Rectifier 120v to 12v

The Wikipedia page titled, "Rectifier", does a pretty good job of explaining the full-wave bridge rectifier circuit. Regarding the question of which, er, what rating, for the diodes, pretty much all you have to do is satisfy 2 conditions:. Note that the peak value of an AC waveform is greater than the RMS value by a factor of square-root-of So, for example, the peak voltage of 12VAC, is actually Although, tt turns out it is very easy to find diodes with PIV rating higher than that. So for a rectifier circuit that does not have to deliver much current e.

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If the rectifier circuit must deliver larger current than this, then the diodes start getting more expensive, and physically larger, and also you have start worrying about power, as heat, approximately 0. By the way, they also make bridge rectifiers as a package. They are typically square shaped for the 1 phase kind with four terminals one on each cornerwith a hole through the center so you can bolt it to a heat sink.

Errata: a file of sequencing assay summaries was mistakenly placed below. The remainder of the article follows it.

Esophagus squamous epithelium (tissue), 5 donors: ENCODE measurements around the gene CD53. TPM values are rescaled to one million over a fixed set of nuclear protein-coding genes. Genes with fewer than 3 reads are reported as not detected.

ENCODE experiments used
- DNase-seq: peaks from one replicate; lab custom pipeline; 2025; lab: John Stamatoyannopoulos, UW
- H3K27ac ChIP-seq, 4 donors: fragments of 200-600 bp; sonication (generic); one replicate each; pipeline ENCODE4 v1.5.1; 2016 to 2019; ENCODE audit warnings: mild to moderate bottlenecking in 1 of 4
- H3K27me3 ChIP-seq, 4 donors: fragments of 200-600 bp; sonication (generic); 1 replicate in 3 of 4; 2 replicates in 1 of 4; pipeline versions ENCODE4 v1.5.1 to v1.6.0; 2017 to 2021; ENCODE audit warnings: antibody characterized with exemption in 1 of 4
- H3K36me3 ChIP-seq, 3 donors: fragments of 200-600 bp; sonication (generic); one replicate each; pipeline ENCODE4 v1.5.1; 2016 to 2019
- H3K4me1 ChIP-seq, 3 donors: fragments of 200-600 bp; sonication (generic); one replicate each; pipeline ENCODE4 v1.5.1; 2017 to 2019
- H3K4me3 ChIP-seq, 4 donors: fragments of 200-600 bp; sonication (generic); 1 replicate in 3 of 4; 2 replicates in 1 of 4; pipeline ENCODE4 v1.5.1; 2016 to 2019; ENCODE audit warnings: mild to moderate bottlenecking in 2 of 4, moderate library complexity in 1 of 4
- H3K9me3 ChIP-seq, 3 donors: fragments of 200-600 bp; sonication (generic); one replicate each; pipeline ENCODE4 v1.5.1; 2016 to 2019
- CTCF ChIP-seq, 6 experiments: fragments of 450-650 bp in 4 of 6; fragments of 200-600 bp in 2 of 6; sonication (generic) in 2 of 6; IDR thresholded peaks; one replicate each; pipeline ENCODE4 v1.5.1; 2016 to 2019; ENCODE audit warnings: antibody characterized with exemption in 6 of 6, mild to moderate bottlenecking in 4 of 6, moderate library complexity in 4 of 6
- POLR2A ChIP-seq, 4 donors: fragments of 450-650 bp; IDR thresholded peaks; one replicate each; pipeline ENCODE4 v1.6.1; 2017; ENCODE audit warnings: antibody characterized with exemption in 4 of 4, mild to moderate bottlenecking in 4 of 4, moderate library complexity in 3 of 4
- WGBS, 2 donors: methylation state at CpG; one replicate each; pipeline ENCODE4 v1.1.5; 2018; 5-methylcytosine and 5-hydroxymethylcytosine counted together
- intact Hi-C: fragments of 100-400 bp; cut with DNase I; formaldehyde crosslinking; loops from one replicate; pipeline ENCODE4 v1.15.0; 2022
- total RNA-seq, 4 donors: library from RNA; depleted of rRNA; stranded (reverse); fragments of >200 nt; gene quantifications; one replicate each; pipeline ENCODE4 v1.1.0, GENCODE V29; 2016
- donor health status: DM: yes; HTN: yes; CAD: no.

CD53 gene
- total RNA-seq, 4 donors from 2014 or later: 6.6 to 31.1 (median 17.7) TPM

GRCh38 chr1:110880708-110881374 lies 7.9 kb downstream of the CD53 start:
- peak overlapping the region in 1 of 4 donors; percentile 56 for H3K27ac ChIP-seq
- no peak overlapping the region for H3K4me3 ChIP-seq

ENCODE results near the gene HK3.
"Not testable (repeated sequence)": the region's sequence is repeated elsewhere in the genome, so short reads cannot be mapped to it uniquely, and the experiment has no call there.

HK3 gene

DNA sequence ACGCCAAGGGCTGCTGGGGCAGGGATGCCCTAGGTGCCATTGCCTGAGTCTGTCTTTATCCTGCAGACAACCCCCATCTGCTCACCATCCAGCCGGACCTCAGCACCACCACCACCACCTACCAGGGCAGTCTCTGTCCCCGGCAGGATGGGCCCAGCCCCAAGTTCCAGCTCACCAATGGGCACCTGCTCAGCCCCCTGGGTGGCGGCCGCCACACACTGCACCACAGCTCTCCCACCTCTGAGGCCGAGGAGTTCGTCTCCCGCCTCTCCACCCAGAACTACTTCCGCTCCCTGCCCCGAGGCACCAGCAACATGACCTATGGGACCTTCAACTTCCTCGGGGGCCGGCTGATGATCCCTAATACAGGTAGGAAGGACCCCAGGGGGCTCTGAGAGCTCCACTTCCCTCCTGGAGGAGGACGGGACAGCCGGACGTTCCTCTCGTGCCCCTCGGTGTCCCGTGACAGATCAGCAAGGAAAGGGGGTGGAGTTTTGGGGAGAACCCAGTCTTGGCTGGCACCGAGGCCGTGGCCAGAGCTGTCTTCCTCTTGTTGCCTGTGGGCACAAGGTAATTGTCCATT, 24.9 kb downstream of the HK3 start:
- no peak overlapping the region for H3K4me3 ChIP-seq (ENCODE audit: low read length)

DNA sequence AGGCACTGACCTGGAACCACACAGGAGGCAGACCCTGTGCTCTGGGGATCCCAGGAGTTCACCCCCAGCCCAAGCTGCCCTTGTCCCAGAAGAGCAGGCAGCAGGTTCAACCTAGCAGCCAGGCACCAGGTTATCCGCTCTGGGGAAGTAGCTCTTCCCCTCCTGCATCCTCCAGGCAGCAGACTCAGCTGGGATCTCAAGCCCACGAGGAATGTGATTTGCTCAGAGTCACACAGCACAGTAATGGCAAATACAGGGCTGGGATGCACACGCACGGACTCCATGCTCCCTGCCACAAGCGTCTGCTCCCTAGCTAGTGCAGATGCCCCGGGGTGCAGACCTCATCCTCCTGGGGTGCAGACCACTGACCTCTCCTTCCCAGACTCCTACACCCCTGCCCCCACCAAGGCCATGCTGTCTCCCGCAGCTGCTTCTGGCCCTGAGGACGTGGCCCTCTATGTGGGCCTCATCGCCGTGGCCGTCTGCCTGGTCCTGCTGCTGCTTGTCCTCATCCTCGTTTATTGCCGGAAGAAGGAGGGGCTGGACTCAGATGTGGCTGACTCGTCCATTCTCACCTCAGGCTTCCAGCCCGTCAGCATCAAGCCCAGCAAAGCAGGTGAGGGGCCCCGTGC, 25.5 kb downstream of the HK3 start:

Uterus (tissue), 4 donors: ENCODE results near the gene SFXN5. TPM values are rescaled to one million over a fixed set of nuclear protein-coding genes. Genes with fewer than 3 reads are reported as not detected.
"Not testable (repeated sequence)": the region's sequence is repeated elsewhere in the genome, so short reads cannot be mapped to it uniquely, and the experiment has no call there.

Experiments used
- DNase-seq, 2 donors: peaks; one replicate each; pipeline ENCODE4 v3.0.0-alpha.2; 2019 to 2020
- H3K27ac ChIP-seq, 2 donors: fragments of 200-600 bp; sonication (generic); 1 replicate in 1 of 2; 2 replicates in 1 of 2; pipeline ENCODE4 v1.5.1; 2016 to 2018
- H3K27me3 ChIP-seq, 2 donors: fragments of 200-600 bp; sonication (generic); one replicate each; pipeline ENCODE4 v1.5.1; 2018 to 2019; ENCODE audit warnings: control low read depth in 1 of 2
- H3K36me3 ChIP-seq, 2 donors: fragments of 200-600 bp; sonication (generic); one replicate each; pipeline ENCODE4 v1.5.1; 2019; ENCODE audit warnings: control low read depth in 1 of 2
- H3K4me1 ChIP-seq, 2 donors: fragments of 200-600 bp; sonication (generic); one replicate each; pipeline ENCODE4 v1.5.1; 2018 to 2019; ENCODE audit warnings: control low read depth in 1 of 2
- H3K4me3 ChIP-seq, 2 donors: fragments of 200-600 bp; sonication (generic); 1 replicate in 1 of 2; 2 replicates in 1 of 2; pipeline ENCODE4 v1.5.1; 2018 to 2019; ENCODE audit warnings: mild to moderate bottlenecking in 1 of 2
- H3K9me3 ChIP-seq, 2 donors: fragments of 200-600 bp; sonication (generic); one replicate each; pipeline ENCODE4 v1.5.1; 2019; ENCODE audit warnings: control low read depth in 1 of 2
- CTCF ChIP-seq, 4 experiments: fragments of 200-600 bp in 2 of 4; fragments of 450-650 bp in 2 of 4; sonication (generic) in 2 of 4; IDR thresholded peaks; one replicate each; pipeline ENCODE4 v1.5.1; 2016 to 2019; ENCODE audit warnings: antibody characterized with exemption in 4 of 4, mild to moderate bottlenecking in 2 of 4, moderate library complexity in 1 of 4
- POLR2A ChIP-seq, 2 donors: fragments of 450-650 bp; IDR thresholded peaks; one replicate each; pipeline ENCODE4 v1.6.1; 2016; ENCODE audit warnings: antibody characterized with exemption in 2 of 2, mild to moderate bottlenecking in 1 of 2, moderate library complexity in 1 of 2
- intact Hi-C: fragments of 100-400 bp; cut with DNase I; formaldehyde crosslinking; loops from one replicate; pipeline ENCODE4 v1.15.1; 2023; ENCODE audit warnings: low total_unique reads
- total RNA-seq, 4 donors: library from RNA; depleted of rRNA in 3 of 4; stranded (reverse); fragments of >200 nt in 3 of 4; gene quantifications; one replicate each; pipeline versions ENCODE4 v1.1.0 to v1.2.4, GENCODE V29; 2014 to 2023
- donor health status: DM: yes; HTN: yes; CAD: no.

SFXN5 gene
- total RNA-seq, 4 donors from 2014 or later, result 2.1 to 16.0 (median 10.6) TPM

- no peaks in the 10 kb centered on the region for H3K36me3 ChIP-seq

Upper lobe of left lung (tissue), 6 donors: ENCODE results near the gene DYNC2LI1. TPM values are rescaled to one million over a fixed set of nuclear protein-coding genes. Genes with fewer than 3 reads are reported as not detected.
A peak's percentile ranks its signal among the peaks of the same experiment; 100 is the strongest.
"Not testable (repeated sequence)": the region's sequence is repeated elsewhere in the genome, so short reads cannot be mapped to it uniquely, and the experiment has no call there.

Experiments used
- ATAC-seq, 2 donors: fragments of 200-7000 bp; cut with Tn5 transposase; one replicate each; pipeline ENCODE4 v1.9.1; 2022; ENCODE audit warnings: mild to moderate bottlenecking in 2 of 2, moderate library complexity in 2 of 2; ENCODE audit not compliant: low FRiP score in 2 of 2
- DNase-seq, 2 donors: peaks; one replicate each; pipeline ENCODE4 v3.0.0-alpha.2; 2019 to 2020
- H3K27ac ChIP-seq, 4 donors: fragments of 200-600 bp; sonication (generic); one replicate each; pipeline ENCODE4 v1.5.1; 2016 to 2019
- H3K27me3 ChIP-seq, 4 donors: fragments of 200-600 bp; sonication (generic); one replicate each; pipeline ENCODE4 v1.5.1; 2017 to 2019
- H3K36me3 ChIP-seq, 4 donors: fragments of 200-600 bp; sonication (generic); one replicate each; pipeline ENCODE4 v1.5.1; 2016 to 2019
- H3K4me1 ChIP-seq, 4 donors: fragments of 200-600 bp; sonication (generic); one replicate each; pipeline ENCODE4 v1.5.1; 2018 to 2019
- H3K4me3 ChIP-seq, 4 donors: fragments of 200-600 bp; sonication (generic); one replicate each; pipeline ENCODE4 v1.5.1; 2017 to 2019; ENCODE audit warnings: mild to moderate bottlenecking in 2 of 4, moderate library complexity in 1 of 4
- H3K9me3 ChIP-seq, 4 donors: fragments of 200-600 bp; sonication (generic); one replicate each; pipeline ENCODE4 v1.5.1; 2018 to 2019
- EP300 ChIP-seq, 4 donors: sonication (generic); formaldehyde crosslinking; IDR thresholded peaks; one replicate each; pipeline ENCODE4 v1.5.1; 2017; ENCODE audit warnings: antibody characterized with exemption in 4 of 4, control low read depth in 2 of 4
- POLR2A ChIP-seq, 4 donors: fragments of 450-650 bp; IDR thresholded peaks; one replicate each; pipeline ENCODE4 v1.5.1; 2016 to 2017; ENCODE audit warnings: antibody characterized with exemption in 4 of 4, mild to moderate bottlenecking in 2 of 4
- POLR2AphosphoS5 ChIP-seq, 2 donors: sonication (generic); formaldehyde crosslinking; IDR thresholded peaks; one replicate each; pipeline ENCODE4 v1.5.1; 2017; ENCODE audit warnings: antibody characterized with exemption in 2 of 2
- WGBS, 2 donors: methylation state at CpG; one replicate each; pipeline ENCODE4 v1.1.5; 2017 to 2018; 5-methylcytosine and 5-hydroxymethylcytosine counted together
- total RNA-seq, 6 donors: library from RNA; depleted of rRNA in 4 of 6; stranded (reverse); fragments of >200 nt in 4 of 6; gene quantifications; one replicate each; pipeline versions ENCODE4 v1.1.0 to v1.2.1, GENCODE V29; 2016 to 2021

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Also the cost of a such a packaged bridge rectifier is usually the same, or less, than the cost of 4 diodes. They're even cheaper if can pull one out of some broken piece of junk already in your parts collection. Answer 4 years ago. I do the same thing actually. Since 1. Actually the math is kind of reminiscent of calculating tips for waiters, waitresses, waitpersons? Although for explaining it to somebody for the first time, I thought I'd be pedantic, and use the same formula Wikipedia does.

I dunno. Seems like I'm always linking to some Wikipedia article. Sometimes two or three of 'em in one post. I don't know if anyone actually follows those links and reads the article, but in the event that happens, I thought it would be reassuring to the reader to see me, and Wikipedia, and almost everyone else, using the same formula.

Wikipedia is good for something as straight forward as a formula and I do follow and use the links my self on occasion. But some of their articles have been messed with by hackers or have poor references. The downside of being a member and editing. That depends on your application.